Giant Sandy Devotional
Howe ever, Giant Sand is always all over the map, and now I think of Gelb as more of a Willie Nelson type. He's no generational spokesman but an accomplished singer-songwriter, and as a player he crisscrosses the borders between the lands of Jazz and Country, sometimes emerging from a wormhole into a musical DMZ.
November brings a new Giant Sand album, Blurry Blue Mountain, and with it the announcement from Fire Records of a reissue campaign to round up all the Giant Sand releases from the past 25 years, a disparate discography that wanders from one record label to another, with lineup changes reflecting death, divorce, and desertion. "Giant Sand is a mood," quoth Howe, and sometimes he's in the mood to do other things that aren't quite Sandy. Collaborations under the names of OP8, Friends of Dean Martinez, and AZ Amp and Alternator, as well as solo Howe Gelb records, have appeared over the years. Some (if not all) of these diversions will be rekindled by Fire Records through this ambitious and auspicious reissue campaign. All told it will encompass thirty CD's, plus vinyl picture discs.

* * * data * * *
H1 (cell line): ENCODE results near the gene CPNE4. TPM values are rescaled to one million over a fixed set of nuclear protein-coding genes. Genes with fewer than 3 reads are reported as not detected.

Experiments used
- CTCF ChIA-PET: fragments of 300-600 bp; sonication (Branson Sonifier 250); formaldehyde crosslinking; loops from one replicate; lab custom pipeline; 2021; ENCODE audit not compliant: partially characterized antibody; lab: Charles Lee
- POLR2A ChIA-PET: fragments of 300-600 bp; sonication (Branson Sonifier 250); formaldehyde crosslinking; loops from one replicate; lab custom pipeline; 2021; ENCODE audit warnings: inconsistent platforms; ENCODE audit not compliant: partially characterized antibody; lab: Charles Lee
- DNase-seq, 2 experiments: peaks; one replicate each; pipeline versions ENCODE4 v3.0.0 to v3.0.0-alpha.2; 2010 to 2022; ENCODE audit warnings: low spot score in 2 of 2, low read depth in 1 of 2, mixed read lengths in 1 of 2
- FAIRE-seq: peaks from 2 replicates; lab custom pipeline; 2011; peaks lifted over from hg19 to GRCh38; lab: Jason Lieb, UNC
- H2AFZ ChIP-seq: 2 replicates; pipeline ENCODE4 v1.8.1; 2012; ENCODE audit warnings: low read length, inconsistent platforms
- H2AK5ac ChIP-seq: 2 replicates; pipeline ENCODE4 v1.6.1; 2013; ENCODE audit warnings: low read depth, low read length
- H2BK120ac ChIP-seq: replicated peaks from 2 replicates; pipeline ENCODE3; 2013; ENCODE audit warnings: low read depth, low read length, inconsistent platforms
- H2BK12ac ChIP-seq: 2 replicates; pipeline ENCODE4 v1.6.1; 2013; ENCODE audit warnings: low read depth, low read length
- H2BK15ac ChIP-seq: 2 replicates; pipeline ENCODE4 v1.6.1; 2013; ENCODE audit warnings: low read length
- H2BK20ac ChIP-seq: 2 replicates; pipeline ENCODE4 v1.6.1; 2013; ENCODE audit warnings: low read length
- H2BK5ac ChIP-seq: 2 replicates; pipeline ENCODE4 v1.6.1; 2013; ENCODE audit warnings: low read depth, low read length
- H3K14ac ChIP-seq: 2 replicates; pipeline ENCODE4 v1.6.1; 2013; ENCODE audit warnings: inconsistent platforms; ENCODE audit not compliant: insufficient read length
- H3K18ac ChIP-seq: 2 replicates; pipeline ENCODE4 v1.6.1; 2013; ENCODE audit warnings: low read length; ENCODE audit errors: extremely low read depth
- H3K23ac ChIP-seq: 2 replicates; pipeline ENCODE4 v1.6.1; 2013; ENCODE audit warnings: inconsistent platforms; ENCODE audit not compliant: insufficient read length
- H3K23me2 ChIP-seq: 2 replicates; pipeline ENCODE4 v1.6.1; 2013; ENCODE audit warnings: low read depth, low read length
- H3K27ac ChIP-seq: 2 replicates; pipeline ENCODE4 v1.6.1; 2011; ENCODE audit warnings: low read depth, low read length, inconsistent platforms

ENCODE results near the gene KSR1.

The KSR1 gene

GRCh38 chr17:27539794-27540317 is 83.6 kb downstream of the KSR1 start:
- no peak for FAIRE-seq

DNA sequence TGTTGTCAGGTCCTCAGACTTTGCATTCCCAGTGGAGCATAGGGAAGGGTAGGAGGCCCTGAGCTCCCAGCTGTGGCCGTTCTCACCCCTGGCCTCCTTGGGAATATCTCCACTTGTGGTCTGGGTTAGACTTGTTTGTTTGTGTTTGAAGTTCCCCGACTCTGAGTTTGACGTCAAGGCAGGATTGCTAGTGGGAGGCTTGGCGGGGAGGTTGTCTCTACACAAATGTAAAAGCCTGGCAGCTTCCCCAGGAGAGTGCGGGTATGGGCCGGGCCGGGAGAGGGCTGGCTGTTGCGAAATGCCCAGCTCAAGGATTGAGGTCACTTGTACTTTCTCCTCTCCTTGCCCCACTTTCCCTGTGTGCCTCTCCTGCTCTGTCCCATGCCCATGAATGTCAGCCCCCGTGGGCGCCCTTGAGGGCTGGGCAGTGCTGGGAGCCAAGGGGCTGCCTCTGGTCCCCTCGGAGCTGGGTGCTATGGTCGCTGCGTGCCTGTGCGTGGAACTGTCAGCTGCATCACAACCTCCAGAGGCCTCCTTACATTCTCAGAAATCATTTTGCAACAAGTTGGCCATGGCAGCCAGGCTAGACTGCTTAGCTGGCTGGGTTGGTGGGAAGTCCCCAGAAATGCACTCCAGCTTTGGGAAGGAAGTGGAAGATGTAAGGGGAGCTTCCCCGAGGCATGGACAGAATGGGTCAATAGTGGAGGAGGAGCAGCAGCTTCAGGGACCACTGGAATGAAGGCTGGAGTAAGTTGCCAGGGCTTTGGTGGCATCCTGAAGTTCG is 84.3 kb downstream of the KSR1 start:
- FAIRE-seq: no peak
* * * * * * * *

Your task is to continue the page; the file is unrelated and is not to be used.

First up for re-release are the first three: Valley of Rain, Thin Line Man, and Storm, a Giant Sand LP that was originally issued by Fire Records in 1988. A pedal steel guitarist was playing with the Sand at that time. Check out the barnstorming "Three 6ixes", the tale of a young man who beats the devil (without a fiddling contest). Read about Howe's favorite Giant Sand songs here. And buy Blurry Blue Mountain -- it's a wistful and mature (but playful) collection of new songs, plus Howe revisits his own "Thin Line Man".
Giant Sand: Three 6ixes